One strong signal that all is not right with the scheme is a growing mismatch between the total amount of business R&D that forms the basis for these claims, and the independent ONS estimate of Business R&D that comes from survey data. In 2014/15, R&D tax credits were claimed based on £24.4 billions worth of R&D, a bit more than ONS’s estimate of £20 billion for business R&D. But by 2019/20, the comparison dramatically diverges: the ONS estimate for business R&D was £25 billion, but businesses told the taxman that they’d done R&D worth nearly double that, £47.5 billion.
There are differences in definition between the two measures of R&D. For example, it is possible to claim tax credits for R&D that is carried out abroad. This doesn’t make a lot of sense from the economic point of view. It is suggested that the ONS survey undercounts R&D in the financial services and insurance sector; this, however, accounted for only £3 billion (7%) of R&D expenditure for tax credits in the year ending March 2019. But neither of these factors seem sufficient to explain the gulf between the two measures.
The R&D tax credit scheme is currently under review by HM Treasury. Crucial background for this review is a recent paper by David Connell, Is the UK’s flagship industrial policy a costly failure? (PDF). (Connell’s answer to his own question? “Yes”).
But even if this kind of scheme was perfectly run, there is a more fundamental question. This approach to funding R&D in business leaves the choice of what research to do entirely to the businesses, with no attempt at all to align the spending with the priorities of the state. This makes it attractive for governments that don’t have any priorities or strategic goals.
5.2 UKRI: the Research Councils
The 2017 Higher Education and Research Act created UK Research and Innovation (UKRI) as an umbrella organisation into which were folded the existing seven research councils, The innovation agency Innovate UK, and Research England, which looks after the higher education research system in England (though not in the devolved nations). I’ll discuss the goals of this reorganisation, and the degree to which it has succeeded, below. But first I want to discuss the research councils themselves.
As discussed in the last section, the Research Councils arose as expert panels to advise government on how to fund research outside government departments. For most of the twentieth century, they constituted a relatively small part of the government’s overall R&D effort. However, in recent years their relative importance in the system has grown – my plot shows the fraction of government R&D expenditure managed by the research councils from 1986 onwards. This shows a marked increase from 1986 to 1994, reflecting the run-down of government applied research in the late Thatcher period, and a further increase in the early 2000’s, reflecting the New Labour government’s simultaneous increase in research council budgets and decrease in departmental R&D budgets.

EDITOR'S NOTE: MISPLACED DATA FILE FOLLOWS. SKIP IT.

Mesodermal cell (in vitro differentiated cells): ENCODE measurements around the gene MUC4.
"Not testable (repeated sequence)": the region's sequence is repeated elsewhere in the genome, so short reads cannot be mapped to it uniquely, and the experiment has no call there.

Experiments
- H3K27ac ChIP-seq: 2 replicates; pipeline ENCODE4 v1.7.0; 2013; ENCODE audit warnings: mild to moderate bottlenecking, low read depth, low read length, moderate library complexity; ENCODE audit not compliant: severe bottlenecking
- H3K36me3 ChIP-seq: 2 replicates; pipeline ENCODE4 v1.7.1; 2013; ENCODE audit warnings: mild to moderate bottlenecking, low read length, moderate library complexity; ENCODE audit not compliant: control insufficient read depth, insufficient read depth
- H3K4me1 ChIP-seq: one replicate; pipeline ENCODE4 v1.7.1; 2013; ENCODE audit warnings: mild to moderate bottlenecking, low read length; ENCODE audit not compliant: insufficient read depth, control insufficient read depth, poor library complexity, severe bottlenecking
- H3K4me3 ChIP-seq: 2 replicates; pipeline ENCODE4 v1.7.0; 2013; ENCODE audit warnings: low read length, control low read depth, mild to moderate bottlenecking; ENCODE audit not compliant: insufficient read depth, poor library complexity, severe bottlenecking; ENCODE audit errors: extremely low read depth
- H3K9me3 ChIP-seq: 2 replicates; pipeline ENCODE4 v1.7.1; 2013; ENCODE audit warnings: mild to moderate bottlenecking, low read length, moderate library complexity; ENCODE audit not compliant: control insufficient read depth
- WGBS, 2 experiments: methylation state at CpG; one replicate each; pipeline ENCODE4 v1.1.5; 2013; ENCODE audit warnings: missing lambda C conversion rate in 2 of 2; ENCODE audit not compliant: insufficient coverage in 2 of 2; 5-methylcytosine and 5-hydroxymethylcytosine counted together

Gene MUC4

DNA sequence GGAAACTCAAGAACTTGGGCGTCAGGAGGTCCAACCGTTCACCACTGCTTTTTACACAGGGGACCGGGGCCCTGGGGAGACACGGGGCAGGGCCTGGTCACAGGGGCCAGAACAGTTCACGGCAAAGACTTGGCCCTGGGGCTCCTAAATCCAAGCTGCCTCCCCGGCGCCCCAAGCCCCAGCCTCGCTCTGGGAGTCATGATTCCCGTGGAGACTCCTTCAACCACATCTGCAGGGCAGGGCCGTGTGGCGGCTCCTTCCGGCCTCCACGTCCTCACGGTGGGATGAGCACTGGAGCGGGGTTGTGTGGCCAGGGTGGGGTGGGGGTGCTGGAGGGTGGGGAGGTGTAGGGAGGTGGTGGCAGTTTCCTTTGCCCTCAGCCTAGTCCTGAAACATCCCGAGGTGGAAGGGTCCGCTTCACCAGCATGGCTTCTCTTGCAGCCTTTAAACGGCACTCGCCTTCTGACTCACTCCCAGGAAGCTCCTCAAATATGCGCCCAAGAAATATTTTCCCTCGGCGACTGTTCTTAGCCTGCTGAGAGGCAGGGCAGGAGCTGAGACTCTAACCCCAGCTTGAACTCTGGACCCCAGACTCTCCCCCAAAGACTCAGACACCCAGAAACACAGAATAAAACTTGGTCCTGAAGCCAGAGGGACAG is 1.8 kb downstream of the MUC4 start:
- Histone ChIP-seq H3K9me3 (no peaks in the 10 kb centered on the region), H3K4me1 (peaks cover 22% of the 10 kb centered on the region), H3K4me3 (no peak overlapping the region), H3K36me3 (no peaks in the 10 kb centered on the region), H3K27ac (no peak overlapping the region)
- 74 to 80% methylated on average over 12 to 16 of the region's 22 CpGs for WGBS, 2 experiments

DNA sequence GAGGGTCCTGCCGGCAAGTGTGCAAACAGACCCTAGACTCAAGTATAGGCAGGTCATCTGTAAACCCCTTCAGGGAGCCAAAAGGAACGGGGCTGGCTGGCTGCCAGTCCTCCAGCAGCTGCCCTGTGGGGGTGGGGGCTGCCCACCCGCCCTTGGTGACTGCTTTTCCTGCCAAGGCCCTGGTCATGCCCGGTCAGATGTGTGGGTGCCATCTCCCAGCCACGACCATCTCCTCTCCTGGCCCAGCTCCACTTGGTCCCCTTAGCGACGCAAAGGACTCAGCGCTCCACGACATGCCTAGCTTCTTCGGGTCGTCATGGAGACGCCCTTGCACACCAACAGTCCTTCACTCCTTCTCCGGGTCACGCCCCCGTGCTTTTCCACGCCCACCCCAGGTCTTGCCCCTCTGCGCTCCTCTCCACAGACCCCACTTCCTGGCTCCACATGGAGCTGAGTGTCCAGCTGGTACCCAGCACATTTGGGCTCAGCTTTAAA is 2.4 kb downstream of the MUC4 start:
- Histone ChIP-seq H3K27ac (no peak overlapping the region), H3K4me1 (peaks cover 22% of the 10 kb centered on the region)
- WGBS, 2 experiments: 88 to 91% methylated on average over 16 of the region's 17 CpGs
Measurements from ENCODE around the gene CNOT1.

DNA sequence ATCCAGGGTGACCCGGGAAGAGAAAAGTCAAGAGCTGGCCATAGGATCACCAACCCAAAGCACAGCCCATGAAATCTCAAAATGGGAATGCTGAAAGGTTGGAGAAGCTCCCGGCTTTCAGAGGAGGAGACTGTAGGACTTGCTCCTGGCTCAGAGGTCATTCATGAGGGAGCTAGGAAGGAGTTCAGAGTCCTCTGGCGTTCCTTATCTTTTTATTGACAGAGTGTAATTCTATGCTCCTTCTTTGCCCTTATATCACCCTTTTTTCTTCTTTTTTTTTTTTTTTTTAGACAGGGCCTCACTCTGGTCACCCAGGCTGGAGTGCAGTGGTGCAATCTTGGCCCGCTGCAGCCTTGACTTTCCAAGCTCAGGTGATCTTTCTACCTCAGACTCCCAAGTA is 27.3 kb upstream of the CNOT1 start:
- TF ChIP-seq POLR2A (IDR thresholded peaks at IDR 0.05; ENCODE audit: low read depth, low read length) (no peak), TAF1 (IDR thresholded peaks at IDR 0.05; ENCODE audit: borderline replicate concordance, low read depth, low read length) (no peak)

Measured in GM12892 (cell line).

Fraction of total government R&D spending in the control of research councils. Data: ONS Research and Development expenditure by the UK government (2009 – 2019), BIS Science Engineering and Technology Indicators (before 2009).
As the research councils have become more dominant in the UK’s research system, their visibility – and the expectations placed on them – has increased. This has led to a progressive widening in the range of organisational goals they have.
For most academic researchers, the core goal of the research councils is to keep research in the academic disciplines moving forward. The very organisation and naming of research councils reflects this; the seven research councils are arranged on a disciplinary basis, BBSRC, covering biology & biotechnology, MRC, focusing on medical research; EPSRC covering chemistry, maths, engineering, and physics, (apart from astronomy & high energy physics, which are covered by STFC); NERC ,environmental science; ESRC, social science; and AHRC the arts and humanities.
The core mechanism for achieving this goal is called “responsive mode” – essentially, inviting proposals from researchers and seeing what comes in, allocating funding to the best proposals as judged by peer review. The difficulty of running an effective peer review process shouldn’t be underestimated – quite a lot of domain knowledge is needed to be find the right referees for a given proposal, and in putting together expert panels to rank a batch of proposals in a single sub-discipline on the basis of the referees’ reports.